Kate Nesbit is a doctoral candidate in English studying 19th-century British literature. Kate studies recitation, elocution, and oral reading practices in Victorian England and is currently working on her dissertation on the nineteenth-century practice of reading aloud in the home. Her project, more specifically, focuses on the site of the listener—in cultural practice and literary representation—as sometimes subverting, sometimes reinforcing, but always exposing and commenting upon asymmetries in power, as well as constructions of textual authority and truth. Kate has two peer-reviewed publications: one in Studies in the Novel on sound, focalization, and Jane Austen’s Persuasion and one in European Romantic Review on the “voices” of orchestration and pantomime in Thomas Holcroft’s stage melodrama, A Tale of Mystery.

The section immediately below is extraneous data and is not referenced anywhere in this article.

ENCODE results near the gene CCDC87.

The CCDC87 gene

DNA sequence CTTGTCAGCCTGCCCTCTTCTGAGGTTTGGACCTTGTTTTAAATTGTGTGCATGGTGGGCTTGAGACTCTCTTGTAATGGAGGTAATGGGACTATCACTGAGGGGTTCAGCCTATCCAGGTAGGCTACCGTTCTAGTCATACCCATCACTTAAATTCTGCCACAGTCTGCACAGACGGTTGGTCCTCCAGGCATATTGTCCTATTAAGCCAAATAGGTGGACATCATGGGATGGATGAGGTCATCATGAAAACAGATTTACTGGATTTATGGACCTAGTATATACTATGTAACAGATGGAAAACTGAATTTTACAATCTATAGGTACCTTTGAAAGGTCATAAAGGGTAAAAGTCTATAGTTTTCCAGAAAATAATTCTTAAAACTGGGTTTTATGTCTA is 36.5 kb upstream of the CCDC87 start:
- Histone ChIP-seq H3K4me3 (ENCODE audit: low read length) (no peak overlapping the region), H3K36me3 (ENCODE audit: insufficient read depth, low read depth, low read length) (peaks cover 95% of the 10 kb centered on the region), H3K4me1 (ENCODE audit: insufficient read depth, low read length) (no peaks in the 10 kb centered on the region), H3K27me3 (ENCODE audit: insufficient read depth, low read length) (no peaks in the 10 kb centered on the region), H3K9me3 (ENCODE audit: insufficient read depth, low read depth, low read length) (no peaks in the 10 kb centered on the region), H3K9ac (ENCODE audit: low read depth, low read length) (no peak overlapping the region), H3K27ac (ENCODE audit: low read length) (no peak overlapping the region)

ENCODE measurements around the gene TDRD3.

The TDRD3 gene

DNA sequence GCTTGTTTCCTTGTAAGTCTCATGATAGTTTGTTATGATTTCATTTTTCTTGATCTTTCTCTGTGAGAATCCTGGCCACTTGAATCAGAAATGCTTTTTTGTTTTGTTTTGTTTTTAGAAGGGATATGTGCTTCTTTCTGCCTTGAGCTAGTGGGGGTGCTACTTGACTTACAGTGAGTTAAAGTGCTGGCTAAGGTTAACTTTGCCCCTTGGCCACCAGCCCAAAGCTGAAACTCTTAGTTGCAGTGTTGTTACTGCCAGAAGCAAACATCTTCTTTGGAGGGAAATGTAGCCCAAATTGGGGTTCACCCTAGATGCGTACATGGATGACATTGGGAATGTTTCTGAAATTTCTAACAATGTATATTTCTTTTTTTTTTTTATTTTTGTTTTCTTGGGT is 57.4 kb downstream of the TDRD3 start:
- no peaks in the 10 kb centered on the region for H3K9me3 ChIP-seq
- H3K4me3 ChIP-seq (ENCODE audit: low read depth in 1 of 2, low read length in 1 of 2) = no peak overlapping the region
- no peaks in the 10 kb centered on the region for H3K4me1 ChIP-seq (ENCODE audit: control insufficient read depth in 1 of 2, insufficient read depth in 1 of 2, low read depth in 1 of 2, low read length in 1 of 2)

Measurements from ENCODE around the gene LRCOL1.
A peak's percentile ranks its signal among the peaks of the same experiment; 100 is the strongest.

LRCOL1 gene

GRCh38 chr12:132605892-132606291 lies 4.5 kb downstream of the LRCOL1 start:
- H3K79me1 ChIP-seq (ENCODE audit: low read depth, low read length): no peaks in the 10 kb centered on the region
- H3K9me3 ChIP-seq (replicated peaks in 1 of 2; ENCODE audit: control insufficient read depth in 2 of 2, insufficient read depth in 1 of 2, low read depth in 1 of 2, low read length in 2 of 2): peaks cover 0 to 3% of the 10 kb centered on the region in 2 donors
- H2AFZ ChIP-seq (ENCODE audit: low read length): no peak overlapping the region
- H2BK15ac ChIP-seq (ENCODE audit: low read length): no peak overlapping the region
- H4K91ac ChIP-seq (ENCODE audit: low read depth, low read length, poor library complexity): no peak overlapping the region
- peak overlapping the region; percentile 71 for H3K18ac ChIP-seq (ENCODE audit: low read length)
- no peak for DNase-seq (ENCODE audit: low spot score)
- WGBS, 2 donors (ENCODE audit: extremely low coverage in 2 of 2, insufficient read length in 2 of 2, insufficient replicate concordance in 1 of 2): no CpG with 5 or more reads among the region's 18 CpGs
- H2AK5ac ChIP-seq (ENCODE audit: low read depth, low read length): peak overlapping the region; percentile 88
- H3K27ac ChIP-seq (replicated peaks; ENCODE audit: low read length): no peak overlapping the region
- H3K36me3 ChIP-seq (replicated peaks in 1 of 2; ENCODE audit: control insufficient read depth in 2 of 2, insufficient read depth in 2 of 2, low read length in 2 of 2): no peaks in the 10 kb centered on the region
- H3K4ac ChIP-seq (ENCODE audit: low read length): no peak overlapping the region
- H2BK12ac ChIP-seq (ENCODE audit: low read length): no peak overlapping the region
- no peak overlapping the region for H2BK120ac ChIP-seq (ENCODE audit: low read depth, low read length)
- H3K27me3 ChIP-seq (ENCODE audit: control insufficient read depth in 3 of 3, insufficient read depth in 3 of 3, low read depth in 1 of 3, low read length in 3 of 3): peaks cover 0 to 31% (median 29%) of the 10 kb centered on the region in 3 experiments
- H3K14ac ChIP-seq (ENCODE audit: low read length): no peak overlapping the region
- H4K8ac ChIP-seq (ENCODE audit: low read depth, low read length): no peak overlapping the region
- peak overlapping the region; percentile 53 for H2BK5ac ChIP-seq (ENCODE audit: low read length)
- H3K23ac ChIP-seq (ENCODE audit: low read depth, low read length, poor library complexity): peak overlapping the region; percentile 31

Kate has a BA in English and Women’s and Gender Studies from Saint Olaf College in Northfield, Minnesota. She currently teaches General Education Literature at the University of Iowa and has designed and instructed courses on themes including “Reading Bodies: Literature and the Senses,” “Tech Knowledge: Literature, Media and Information,” and “Curiosity: Literature and What Keeps Us Reading.” Kate also teaches writing as a Graduate Writing Tutor at two of the University of Iowa’s writing centers: the Rhetoric Writing Center and the Judith R. Frank Business Communications Center.